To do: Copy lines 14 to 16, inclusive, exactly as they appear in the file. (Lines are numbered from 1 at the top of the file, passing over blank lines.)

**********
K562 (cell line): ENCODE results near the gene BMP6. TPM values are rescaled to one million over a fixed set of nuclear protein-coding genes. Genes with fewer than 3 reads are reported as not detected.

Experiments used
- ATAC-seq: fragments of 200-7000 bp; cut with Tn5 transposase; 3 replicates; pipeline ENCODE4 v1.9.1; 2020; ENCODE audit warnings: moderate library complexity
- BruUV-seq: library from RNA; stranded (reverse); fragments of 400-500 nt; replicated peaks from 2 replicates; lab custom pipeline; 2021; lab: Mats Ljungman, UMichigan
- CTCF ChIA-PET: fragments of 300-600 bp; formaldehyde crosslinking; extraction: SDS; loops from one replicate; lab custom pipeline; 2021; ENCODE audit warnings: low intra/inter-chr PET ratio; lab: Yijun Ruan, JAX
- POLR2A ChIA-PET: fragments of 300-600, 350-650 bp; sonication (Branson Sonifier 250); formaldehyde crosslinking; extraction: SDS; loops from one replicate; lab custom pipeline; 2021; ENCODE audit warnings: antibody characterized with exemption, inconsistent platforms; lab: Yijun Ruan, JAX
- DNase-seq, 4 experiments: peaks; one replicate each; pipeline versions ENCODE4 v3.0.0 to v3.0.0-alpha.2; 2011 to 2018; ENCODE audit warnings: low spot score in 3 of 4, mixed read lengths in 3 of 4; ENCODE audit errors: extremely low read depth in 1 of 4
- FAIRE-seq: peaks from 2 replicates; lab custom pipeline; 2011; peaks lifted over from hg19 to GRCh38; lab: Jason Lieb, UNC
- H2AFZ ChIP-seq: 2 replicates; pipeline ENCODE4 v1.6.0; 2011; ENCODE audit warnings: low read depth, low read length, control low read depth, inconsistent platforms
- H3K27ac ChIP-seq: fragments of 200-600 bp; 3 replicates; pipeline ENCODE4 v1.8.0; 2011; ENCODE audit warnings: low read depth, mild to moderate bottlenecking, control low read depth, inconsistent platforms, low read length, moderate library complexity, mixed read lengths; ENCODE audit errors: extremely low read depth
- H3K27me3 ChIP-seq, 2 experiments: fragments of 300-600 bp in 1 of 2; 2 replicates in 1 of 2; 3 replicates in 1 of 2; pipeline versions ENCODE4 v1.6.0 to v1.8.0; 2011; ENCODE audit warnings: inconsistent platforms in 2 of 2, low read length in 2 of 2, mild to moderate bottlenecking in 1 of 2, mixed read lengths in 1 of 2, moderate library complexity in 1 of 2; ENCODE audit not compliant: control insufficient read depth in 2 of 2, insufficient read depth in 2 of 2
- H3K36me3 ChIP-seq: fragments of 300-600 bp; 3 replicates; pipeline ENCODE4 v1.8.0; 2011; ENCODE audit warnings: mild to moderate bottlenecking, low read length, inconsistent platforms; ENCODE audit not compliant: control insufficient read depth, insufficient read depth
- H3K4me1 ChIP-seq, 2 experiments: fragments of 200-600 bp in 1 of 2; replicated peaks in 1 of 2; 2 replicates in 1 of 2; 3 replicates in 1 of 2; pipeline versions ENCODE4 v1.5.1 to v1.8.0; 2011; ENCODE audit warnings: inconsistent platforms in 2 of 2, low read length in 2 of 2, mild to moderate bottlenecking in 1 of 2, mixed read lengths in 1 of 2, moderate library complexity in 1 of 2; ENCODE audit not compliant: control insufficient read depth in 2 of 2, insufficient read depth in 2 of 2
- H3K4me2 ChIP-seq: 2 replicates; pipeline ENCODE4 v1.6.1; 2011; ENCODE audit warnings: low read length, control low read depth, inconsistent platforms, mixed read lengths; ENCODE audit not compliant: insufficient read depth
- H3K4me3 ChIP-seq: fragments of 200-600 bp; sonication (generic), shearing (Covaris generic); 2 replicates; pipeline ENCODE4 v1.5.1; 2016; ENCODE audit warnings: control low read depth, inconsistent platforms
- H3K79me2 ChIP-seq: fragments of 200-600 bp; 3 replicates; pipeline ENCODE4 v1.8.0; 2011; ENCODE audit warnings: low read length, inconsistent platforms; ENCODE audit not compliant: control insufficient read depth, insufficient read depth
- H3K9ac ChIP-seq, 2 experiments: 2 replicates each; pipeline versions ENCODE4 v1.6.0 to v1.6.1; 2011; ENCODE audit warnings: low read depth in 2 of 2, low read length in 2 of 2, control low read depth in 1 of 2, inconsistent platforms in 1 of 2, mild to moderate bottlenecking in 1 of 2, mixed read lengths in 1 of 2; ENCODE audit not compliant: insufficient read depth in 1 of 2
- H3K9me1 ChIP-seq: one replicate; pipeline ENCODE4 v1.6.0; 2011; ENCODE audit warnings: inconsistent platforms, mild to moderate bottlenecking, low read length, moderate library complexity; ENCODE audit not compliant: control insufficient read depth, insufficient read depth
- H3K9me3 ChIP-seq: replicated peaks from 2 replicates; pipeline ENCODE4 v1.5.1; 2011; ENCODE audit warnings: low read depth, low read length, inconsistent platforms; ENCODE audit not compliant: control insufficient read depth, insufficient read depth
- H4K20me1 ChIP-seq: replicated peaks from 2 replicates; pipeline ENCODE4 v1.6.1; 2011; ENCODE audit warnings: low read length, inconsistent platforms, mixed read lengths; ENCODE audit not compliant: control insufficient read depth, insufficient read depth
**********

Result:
- H3K4me2 ChIP-seq: 2 replicates; pipeline ENCODE4 v1.6.1; 2011; ENCODE audit warnings: low read length, control low read depth, inconsistent platforms, mixed read lengths; ENCODE audit not compliant: insufficient read depth
- H3K4me3 ChIP-seq: fragments of 200-600 bp; sonication (generic), shearing (Covaris generic); 2 replicates; pipeline ENCODE4 v1.5.1; 2016; ENCODE audit warnings: control low read depth, inconsistent platforms
- H3K79me2 ChIP-seq: fragments of 200-600 bp; 3 replicates; pipeline ENCODE4 v1.8.0; 2011; ENCODE audit warnings: low read length, inconsistent platforms; ENCODE audit not compliant: control insufficient read depth, insufficient read depth